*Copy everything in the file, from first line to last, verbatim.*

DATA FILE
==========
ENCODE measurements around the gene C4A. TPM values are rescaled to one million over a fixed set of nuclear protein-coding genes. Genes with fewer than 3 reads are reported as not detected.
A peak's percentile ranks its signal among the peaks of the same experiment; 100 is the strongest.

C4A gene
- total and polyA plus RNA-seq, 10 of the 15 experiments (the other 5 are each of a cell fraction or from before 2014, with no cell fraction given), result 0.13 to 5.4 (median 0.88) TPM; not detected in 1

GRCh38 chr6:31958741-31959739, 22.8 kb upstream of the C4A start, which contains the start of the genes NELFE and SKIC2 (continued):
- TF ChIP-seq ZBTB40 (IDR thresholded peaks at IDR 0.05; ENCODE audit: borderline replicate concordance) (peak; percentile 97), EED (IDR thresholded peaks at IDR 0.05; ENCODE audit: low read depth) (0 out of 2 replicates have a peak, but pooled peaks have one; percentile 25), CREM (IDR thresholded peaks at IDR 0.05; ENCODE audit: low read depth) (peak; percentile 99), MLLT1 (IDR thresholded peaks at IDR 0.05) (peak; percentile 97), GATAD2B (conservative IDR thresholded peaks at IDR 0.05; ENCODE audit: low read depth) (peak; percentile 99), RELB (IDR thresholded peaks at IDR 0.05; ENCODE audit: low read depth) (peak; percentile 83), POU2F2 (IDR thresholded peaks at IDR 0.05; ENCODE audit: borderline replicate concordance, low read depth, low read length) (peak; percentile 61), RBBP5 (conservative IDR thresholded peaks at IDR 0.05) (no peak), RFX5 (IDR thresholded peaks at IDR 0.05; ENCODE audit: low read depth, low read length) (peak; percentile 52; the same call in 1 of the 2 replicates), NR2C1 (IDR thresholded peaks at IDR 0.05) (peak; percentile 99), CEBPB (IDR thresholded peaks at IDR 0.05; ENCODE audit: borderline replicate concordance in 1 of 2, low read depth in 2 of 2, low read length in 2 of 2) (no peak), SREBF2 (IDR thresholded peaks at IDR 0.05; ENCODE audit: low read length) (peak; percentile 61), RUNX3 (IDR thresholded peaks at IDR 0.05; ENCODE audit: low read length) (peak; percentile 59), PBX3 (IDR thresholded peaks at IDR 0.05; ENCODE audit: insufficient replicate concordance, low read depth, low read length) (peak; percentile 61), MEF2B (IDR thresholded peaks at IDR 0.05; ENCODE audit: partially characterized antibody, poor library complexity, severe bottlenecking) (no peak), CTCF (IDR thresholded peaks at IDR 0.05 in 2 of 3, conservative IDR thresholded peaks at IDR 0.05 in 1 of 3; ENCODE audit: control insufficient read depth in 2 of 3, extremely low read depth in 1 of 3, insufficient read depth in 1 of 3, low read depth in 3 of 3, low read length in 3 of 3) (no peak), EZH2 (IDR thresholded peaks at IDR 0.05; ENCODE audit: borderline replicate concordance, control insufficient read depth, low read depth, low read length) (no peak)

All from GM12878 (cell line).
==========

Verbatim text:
ENCODE measurements around the gene C4A. TPM values are rescaled to one million over a fixed set of nuclear protein-coding genes. Genes with fewer than 3 reads are reported as not detected.
A peak's percentile ranks its signal among the peaks of the same experiment; 100 is the strongest.

C4A gene
- total and polyA plus RNA-seq, 10 of the 15 experiments (the other 5 are each of a cell fraction or from before 2014, with no cell fraction given), result 0.13 to 5.4 (median 0.88) TPM; not detected in 1

GRCh38 chr6:31958741-31959739, 22.8 kb upstream of the C4A start, which contains the start of the genes NELFE and SKIC2 (continued):
- TF ChIP-seq ZBTB40 (IDR thresholded peaks at IDR 0.05; ENCODE audit: borderline replicate concordance) (peak; percentile 97), EED (IDR thresholded peaks at IDR 0.05; ENCODE audit: low read depth) (0 out of 2 replicates have a peak, but pooled peaks have one; percentile 25), CREM (IDR thresholded peaks at IDR 0.05; ENCODE audit: low read depth) (peak; percentile 99), MLLT1 (IDR thresholded peaks at IDR 0.05) (peak; percentile 97), GATAD2B (conservative IDR thresholded peaks at IDR 0.05; ENCODE audit: low read depth) (peak; percentile 99), RELB (IDR thresholded peaks at IDR 0.05; ENCODE audit: low read depth) (peak; percentile 83), POU2F2 (IDR thresholded peaks at IDR 0.05; ENCODE audit: borderline replicate concordance, low read depth, low read length) (peak; percentile 61), RBBP5 (conservative IDR thresholded peaks at IDR 0.05) (no peak), RFX5 (IDR thresholded peaks at IDR 0.05; ENCODE audit: low read depth, low read length) (peak; percentile 52; the same call in 1 of the 2 replicates), NR2C1 (IDR thresholded peaks at IDR 0.05) (peak; percentile 99), CEBPB (IDR thresholded peaks at IDR 0.05; ENCODE audit: borderline replicate concordance in 1 of 2, low read depth in 2 of 2, low read length in 2 of 2) (no peak), SREBF2 (IDR thresholded peaks at IDR 0.05; ENCODE audit: low read length) (peak; percentile 61), RUNX3 (IDR thresholded peaks at IDR 0.05; ENCODE audit: low read length) (peak; percentile 59), PBX3 (IDR thresholded peaks at IDR 0.05; ENCODE audit: insufficient replicate concordance, low read depth, low read length) (peak; percentile 61), MEF2B (IDR thresholded peaks at IDR 0.05; ENCODE audit: partially characterized antibody, poor library complexity, severe bottlenecking) (no peak), CTCF (IDR thresholded peaks at IDR 0.05 in 2 of 3, conservative IDR thresholded peaks at IDR 0.05 in 1 of 3; ENCODE audit: control insufficient read depth in 2 of 3, extremely low read depth in 1 of 3, insufficient read depth in 1 of 3, low read depth in 3 of 3, low read length in 3 of 3) (no peak), EZH2 (IDR thresholded peaks at IDR 0.05; ENCODE audit: borderline replicate concordance, control insufficient read depth, low read depth, low read length) (no peak)

All from GM12878 (cell line).